• Rural resilience through continued learning and innovation
    Rural resilience through continued learning and innovation Glover, Jane
  • Have we seen the historical demise of the farming community?
    Have we seen the historical demise of the farming community? Glover, Jane
  • Resilient Family Firms in the Rural Landscape: The Role of Symbolic Capital
    Resilient Family Firms in the Rural Landscape: The Role of Symbolic Capital Glover, Jane
  • The entrepreneurial farmer in action: The use of different forms of Capital.
    The entrepreneurial farmer in action: The use of different forms of Capital. Glover, Jane
  • Capital Usage in Adverse Situations: Applying Bourdieu’s Theory of Capital to Family Farm Businesses.
    Capital Usage in Adverse Situations: Applying Bourdieu’s Theory of Capital to Family Farm Businesses. Glover, Jane
  • An experience sampling study of learning, affect and the demands control support model
    An experience sampling study of learning, affect and the demands control support model Daniels, K.; Boocock, G.; Glover, Jane; Hartley, R.; Holland, J.
  • Daily learning, job design and problem-solving in SMEs
    Daily learning, job design and problem-solving in SMEs Boocock, J. G.; Daniels, K. J.; Glover, Jane; Holland, J.


Click here to see a full listing of publications and outputs.

Key research outputs

Glover, J.L. (2011), Resilient Family Firms in the Rural Landscape: The Role of Symbolic Capital. Conference Paper presented at the 34th ISBE conference Sheffield.  Awarded Best Paper in the Family Business Track.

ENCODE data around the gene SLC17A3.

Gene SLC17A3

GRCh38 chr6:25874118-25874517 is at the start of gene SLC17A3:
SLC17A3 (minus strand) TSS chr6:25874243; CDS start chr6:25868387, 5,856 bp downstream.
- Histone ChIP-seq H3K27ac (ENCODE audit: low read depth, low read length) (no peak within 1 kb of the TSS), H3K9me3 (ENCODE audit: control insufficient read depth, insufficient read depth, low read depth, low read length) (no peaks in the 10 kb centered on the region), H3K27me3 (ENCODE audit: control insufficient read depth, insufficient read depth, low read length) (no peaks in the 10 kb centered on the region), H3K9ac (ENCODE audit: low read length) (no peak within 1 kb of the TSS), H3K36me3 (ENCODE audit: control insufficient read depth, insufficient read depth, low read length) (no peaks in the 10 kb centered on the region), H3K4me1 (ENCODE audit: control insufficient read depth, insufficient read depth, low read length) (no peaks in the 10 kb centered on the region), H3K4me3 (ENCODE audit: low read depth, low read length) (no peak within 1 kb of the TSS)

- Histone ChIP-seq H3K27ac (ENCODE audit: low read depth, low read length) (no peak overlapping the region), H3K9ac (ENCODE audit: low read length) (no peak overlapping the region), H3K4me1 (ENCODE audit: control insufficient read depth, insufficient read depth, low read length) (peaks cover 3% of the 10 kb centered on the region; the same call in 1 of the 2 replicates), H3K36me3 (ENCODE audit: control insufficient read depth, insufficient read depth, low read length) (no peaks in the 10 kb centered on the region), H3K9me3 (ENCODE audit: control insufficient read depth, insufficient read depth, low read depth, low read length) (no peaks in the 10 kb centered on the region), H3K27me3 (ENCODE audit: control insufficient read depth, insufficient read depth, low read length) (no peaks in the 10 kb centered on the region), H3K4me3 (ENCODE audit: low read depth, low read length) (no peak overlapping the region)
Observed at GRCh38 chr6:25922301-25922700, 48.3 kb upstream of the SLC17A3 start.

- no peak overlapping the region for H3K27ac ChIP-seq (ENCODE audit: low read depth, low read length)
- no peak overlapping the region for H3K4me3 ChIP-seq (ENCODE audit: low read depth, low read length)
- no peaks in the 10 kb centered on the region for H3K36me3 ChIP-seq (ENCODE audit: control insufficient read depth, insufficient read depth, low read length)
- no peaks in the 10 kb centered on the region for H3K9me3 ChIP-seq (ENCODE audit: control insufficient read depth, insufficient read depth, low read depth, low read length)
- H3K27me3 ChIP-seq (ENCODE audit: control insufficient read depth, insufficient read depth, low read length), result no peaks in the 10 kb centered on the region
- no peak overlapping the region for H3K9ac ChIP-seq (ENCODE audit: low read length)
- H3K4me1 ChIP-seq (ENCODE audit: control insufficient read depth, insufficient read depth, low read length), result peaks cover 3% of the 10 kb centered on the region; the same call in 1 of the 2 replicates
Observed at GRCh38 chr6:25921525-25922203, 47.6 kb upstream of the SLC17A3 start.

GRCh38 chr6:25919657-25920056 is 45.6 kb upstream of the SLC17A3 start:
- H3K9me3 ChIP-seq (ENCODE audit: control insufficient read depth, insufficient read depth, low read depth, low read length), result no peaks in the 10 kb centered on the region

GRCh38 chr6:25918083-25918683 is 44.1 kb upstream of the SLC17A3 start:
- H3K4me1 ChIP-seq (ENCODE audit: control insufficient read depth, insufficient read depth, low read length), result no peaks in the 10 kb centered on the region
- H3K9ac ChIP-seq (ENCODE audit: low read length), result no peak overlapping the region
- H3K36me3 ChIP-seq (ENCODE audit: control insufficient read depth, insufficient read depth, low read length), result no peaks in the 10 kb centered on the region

Research interests/expertise

Entrepreneurship

Family Business

Problem-solving

Innovation

Conference attendance

Glover, J.L. (2011) Where has all the cream gone: How sustainable is the English dairy supply chain? Paper presented at the 85th Annual Conference of the Agricultural Economics Society Warwick University, 18 - 20 April 2011.

Glover, J.L. (2009), Using Bourdieu’s theory of capital to explore how small family firms use different forms of capital in their business operations, paper presented at the 32nd Annual national conference for the institute for small business and entrepreneurship, Liverpool, November 2009.

Glover, J.L., Bhamra, R. & Dani, S. (2009), Rural innovation – do we need to measure it? Paper presented at the 7th rural entrepreneurship conference, rheded centre Penrith, May 2009.

Glover, J.L. (2007), Using an ethnographic study to explore the life-world of a small family dairy farm, paper presented at the 2nd symposium on current developments in ethnographic research in the social and management sciences, Keele University, September 2007.

Glover, J.L. (2007) “The entrepreneurial farmer: the use of different forms of capital,” paper presented at the 5th rural entrepreneurship conference, Lincoln University, February 2007.

Glover, J.L. (2005), Why do some family businesses continue when the financial rewards are minimal? Paper presented at the 25th annual national conference for the institute for small business and entrepreneurship, Blackpool, November 2005.